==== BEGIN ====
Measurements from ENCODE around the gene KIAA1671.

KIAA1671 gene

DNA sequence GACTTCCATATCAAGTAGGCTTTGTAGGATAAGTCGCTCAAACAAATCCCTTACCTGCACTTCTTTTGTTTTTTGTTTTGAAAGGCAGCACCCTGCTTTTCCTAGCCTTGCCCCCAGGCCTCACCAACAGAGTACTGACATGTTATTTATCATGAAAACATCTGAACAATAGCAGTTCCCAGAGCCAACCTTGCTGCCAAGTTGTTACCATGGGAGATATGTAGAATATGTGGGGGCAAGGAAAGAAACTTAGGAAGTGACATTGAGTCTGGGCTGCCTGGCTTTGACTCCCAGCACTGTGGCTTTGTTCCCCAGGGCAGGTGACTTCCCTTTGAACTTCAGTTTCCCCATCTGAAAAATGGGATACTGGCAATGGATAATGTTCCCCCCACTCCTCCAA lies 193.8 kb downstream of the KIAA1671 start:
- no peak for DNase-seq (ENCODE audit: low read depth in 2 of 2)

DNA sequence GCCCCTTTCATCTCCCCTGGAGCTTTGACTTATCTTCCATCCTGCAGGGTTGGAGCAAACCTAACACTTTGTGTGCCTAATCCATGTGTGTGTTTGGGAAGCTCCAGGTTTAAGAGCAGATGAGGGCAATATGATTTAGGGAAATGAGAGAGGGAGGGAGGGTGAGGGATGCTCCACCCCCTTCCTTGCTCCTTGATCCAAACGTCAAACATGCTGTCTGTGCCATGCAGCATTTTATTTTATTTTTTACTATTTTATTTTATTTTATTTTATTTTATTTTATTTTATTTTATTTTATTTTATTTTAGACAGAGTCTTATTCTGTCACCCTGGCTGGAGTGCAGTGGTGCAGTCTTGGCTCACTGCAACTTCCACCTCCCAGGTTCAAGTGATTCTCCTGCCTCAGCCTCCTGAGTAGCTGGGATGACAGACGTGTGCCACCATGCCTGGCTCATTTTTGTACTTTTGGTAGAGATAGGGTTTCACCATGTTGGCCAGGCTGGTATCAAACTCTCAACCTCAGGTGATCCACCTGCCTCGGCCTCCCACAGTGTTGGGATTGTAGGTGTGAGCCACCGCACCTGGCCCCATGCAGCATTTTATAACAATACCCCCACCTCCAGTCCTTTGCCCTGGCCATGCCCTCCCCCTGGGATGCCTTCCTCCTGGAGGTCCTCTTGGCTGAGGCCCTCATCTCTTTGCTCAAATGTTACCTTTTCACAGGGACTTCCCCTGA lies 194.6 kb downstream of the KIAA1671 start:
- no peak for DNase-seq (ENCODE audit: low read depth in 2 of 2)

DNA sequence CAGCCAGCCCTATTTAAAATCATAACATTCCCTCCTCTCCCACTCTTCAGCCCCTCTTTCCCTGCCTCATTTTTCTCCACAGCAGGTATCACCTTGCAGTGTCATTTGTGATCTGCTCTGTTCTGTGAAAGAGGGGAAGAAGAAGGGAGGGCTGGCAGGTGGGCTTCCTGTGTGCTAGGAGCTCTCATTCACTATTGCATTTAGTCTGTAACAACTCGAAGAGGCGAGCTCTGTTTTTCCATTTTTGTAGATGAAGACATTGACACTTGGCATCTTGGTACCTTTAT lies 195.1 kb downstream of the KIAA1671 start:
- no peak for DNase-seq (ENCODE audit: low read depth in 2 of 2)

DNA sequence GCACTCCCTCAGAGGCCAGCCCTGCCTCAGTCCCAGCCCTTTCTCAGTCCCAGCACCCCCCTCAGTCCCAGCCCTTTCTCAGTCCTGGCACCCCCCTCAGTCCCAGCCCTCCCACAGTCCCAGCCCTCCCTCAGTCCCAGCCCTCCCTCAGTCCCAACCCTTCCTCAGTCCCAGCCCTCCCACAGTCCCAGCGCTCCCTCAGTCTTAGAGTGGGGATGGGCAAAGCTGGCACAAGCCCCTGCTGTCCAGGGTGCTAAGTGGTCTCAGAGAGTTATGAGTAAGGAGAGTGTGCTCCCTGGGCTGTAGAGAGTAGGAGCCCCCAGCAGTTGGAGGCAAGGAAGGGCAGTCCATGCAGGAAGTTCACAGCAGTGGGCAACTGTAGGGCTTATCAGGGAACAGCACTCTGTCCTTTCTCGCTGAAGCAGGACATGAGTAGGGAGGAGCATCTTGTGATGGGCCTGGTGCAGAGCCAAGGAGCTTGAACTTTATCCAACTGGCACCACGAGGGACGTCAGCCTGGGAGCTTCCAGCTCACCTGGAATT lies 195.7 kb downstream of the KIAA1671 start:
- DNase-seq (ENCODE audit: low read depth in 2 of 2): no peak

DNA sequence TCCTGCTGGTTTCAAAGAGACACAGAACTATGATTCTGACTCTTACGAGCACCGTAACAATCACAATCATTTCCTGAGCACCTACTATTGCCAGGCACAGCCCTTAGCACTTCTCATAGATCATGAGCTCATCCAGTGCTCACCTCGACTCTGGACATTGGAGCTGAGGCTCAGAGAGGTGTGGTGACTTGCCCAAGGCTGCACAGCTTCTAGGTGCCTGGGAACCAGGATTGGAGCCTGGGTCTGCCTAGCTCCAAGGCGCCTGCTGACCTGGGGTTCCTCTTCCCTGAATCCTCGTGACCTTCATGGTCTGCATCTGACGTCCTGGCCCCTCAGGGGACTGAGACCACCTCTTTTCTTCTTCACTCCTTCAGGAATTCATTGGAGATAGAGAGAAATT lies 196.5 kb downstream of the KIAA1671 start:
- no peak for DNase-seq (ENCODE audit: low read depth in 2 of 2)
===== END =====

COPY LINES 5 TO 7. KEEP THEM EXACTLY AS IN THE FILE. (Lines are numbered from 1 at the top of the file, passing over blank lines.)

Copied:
DNA sequence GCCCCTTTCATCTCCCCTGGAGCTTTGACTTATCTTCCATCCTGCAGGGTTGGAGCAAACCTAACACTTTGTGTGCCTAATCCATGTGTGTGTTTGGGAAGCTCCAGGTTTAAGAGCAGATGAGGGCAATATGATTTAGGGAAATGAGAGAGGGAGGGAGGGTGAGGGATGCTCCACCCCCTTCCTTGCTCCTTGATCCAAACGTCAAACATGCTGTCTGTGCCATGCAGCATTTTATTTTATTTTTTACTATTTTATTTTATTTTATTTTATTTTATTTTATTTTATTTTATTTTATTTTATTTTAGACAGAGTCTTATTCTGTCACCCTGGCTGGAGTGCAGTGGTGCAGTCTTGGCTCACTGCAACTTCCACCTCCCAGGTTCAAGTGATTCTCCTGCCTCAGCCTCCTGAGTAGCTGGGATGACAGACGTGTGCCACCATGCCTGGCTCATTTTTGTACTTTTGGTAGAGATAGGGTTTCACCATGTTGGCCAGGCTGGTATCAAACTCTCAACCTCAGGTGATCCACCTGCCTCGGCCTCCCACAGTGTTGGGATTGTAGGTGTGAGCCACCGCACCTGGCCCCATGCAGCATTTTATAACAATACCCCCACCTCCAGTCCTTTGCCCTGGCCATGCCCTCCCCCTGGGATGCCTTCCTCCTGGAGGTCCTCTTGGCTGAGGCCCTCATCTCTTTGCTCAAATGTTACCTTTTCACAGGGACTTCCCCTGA lies 194.6 kb downstream of the KIAA1671 start:
- no peak for DNase-seq (ENCODE audit: low read depth in 2 of 2)

DNA sequence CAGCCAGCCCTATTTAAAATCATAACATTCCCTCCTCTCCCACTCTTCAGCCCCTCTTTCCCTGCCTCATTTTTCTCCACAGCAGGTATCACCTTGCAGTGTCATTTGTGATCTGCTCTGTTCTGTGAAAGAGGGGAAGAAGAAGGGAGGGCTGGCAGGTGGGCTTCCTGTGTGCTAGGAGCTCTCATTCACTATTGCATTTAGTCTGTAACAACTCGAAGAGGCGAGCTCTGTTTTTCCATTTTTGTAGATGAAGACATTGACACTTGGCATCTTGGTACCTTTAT lies 195.1 kb downstream of the KIAA1671 start: